Specifically Christian newcomers to the study of Judaism frequently puzzle over why — as they themselves often put it — Jews “don’t believe in Jesus.” The reality is simply that the entire Jewish concept of who and what a Messiah actually is (or does) is just nothing like what Christians themselves have in mind, when […]
At sunset yesterday (April 30, 2013), a significant holiday on the religious calendars of Wiccans and other Neopagans began. However, which particular Wiccan holiday it happens to be will vary, depending upon which particular hemisphere of the world — the northern, or the southern — you happen to reside in.
In the Northern Hemisphere, it is Beltane. In the Southern Hemisphere, it is Samhain (pronounced “Sow-en”).
Since the season prevailing in one hemisphere is always the opposite of the season prevailing in the other hemisphere, seasonal holidays between the two hemispheres are staggered or out of sync from each other by some six months. So, by way of example, when the spring equinox occurs in the Northern Hemisphere, the autumn equinox occurs in the Southern Hemisphere — and vice versa.
As I write, Wiccans and other Neopagans in the Northern Hemisphere are today (on May 1, 2013) celebrating Beltane, while their fellows in the Southern Hemisphere are simultaneously observing Samhain. These holidays (or “holy days”) began, as mentioned, at sunset yesterday, and run until sunset today (May 1, 2013).
The natural cycle of the seasons is referred to among contemporary Pagans as “the Wheel of the Year,” and Wicca’s eight Sabbat festivals are spaced evenly around the perimeter of that wheel.
Of these eight annual Sabbats, four are classed as “lesser,” and four as “greater.” The two equinox festivals of Mabon (fall or autumnal) and Ostara (spring or vernal), together with the two solstice festivals of Yule (midwinter) and Litha (midsummer), comprise the lesser Sabbats. The Wheel of the Year is completed by the four greater Sabbat festivals of Samhain (Summer’s End), Imbolc or Candlemas (Brigid’s Day), Beltane (May Day), and Lammas or Lughnasadh (First Harvest).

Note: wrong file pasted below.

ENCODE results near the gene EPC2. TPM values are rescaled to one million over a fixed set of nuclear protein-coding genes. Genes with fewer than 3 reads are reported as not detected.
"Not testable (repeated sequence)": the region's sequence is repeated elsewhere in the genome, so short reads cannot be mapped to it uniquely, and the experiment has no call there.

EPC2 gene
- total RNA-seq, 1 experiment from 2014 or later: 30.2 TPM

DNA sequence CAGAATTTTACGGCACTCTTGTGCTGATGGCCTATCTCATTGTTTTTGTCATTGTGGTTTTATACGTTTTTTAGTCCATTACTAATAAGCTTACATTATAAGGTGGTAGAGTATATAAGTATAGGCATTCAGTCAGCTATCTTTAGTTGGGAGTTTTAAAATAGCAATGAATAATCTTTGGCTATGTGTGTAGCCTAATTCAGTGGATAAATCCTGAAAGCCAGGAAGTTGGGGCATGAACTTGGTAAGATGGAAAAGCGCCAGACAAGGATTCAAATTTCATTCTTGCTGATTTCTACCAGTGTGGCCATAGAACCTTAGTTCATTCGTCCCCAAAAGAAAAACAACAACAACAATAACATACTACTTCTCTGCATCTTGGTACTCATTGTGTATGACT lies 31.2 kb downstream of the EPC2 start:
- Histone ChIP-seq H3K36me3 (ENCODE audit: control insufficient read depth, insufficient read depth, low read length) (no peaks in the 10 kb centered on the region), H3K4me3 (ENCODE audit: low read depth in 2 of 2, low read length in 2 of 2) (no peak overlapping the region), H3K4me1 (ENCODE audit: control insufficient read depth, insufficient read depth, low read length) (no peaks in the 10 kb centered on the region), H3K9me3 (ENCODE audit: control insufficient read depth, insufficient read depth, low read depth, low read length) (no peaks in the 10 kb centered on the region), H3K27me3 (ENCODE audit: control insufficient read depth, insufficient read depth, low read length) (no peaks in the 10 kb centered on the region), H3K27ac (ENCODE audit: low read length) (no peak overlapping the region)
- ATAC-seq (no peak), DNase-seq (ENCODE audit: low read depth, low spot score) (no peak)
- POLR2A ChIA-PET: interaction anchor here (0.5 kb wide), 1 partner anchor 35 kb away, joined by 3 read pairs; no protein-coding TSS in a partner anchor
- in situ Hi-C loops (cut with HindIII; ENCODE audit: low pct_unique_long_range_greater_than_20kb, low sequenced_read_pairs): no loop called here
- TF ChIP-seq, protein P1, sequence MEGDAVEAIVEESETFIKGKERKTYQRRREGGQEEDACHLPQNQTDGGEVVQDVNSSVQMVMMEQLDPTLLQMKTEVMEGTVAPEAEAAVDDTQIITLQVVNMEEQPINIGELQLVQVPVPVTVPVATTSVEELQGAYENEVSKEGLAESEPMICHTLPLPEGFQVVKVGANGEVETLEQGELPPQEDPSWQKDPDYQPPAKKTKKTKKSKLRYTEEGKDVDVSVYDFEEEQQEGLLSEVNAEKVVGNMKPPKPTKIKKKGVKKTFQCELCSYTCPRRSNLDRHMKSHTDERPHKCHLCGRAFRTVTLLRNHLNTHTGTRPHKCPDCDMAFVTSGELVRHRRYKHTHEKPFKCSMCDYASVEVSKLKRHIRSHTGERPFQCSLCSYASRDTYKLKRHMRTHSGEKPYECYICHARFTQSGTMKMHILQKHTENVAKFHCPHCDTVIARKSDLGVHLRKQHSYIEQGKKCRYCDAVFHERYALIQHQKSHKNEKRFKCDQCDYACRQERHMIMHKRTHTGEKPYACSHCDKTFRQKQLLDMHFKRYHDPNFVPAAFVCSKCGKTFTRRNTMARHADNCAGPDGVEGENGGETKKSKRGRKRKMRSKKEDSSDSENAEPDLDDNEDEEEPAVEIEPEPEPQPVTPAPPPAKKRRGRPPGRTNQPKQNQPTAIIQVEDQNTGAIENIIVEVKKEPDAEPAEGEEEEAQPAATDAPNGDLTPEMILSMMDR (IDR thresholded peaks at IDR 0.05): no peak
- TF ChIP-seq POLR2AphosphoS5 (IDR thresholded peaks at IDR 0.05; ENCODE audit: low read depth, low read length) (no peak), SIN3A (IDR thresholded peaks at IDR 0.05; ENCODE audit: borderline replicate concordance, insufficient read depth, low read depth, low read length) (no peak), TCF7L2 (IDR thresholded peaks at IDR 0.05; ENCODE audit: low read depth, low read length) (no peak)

As two of Wicca’s four greater Sabbats (or “fire festivals,” or four “cross quarter days”) — all four of which are distributed midway between the annual equinoxes and solstices (the four seasonal “quarter days”) on the Wiccan religious holiday calendar — Beltane and Samhain fall directly opposite each other on the Wheel of the Year. So, whenever one festival is being celebrated in one hemisphere (e.g., Beltane in the north), its polar-opposite counterpart (e.g., Samhain in the south) is being simultaneously celebrated in the other hemisphere.
Beltane, halfway between the vernal or spring equinox and the summer solstice (and which, in the Northern Hemisphere, began at sunset yesterday), is Samhain’s polar opposite, marking the return of summer. In northern latitudes, Beltane is historically a “first day of May” festival, and is essentially an optimistic celebration of light and fertility, traditionally observed with such festivities as music, bonfires, and maypole dancing. It is said that the veil between the worlds of the living and the dead grows thin at this time of year (as it also does at Samhain).
Samhain, halfway between the autumnal equinox and the winter solstice (and which, in the Southern Hemisphere, began at sunset yesterday), is essentially a festival commemorating the conclusion of summer, the end of harvest time — and, with that, the subsequent increasing dimming of the sun. As such, Samhain is a festival of approaching darkness, of deepening and lengthening shadows; it is traditionally a time for reflection, and for paying respects to the spirits of one’s ancestors.
So, to my Wiccan friends and readers in the Northern Hemisphere: “Blessed Beltane!”
And to my Wiccan friends and readers in the Southern Hemisphere: “Blessed Samhain!”